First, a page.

"When in February 1982, I expressed alarm to the Sri Lanka ambassador in Geneva at the threatening nature of the ethnic conflict between the majority Buddhist Sinhalese and the minority Tamils, largely Hindu, the situation seemed to be one of long term risk.
The background to the conflict was the British decision, in 1833, to bring together the two separate, ancient, and disparate communities of Sinhalese and Tamils into a single colonial unit, thereby establishing the plural society of Ceylon (Sri Lanka), in the administration of which it tended to favour the Tamils. On independence in 1948, the majority Sinhalese proceeded to rectify this past imbalance and to engage in reverse discrimination. Ethnic relations then began to polarise in familiar pattern, with political affiliation tending to coincide with ethnic division. The government, again in a familiar pattern, responded inadequately to Tamil demands, thereby stimulating claims for self determination in the form of greater regional autonomy and indeed separation (secession).
The operations of a small "terrorist" ("liberation") movement amongst the Tamils added an inflammatory element to an already tense situation, which was punctuated by episodes of communal violence against the Tamils, and the conflict finally escalated in the latter part of July 1983 into a highly destructive conflagration after the murder of 13 (Sinhala) soldiers by Tamil terrorists. In what appeared to be an organised massacre, Sinhalese groups murdered Tamils with great atrocity and burned and looted their businesses and homes.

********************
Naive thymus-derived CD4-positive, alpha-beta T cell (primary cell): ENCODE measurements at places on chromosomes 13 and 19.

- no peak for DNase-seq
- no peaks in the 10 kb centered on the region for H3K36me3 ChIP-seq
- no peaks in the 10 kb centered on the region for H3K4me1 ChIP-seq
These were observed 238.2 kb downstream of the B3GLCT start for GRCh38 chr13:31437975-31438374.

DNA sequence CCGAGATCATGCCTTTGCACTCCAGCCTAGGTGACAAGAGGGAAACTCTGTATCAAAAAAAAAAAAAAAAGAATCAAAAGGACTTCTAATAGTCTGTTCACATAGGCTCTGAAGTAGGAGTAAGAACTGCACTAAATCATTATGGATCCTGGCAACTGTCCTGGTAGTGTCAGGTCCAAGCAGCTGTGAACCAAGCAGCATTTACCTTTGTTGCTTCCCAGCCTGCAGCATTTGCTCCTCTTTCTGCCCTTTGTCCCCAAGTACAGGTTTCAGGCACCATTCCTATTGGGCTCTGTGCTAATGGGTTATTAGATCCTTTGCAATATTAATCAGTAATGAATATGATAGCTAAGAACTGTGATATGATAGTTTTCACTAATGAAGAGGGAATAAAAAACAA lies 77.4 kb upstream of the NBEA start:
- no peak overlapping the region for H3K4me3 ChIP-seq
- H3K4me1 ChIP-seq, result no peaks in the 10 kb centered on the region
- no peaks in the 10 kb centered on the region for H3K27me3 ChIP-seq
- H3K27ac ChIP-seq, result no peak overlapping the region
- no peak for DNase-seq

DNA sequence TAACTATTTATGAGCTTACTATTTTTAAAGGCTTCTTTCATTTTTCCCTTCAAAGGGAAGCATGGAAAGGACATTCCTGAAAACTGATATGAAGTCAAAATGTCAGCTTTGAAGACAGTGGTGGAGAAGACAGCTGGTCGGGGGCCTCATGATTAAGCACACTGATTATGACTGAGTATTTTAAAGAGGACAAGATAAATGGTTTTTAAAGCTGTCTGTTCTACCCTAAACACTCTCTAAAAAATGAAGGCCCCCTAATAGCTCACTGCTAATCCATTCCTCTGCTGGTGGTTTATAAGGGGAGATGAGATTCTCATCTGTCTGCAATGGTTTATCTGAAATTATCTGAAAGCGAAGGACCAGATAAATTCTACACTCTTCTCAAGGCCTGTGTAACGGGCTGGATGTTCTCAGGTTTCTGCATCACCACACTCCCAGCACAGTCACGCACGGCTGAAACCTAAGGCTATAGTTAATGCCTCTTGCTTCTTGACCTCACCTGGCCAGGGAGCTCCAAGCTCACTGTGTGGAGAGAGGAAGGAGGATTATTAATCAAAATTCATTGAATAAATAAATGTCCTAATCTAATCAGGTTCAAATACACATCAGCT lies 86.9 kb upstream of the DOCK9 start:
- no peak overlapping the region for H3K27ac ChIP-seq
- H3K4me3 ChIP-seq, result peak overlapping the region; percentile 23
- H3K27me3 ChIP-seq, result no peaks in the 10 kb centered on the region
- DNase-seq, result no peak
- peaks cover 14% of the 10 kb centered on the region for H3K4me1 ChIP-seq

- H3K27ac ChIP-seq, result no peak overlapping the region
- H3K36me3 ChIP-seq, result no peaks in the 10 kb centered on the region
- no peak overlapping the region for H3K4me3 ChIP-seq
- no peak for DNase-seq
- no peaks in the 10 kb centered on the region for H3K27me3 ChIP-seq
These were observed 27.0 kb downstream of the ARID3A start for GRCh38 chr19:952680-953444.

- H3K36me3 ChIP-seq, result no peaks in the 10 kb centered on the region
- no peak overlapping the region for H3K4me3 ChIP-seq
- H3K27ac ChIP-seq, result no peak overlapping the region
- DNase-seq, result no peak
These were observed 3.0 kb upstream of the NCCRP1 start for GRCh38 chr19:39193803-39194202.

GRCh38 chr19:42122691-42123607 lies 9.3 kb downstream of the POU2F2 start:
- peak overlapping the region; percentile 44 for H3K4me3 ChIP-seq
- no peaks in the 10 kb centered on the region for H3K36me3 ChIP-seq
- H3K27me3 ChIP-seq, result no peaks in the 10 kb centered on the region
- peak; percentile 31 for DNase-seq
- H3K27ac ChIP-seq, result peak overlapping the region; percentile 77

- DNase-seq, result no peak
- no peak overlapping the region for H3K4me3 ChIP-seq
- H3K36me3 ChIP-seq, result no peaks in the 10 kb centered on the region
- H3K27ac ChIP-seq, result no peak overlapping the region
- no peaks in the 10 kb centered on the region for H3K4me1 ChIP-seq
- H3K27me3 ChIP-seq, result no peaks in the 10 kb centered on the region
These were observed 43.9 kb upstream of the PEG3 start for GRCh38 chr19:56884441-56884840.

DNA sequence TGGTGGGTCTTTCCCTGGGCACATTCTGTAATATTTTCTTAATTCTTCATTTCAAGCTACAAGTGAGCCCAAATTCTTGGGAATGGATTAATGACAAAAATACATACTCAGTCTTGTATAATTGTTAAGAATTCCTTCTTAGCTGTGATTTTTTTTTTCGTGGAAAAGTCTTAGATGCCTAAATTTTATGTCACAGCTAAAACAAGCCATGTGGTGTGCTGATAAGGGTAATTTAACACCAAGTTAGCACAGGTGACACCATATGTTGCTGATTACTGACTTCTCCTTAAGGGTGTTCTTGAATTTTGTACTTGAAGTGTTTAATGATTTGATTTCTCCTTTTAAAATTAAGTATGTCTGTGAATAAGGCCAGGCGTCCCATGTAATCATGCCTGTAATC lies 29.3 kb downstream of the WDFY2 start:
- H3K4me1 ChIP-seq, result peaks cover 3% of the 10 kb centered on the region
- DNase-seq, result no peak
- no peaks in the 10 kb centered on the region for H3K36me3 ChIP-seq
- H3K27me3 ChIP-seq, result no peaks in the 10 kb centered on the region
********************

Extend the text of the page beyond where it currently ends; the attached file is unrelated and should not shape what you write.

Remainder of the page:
The government acknowledged 380 deaths in the nine days following the murder of the soldiers, while the leader of the Tamil opposition party gave an estimate of about 2,000 murdered in the two months of ethnic unrest that culminated in the latter part of July. The estimated damage to property may be well over $100,000. And in addition, perhaps as many as 100,000 Tamils were displaced, creating a vast refugee problem and a movement of Tamils to areas of traditional Tamil settlement reminiscent of the relocation of religious groups in Northern Ireland after an extreme outburst of sectarian violence.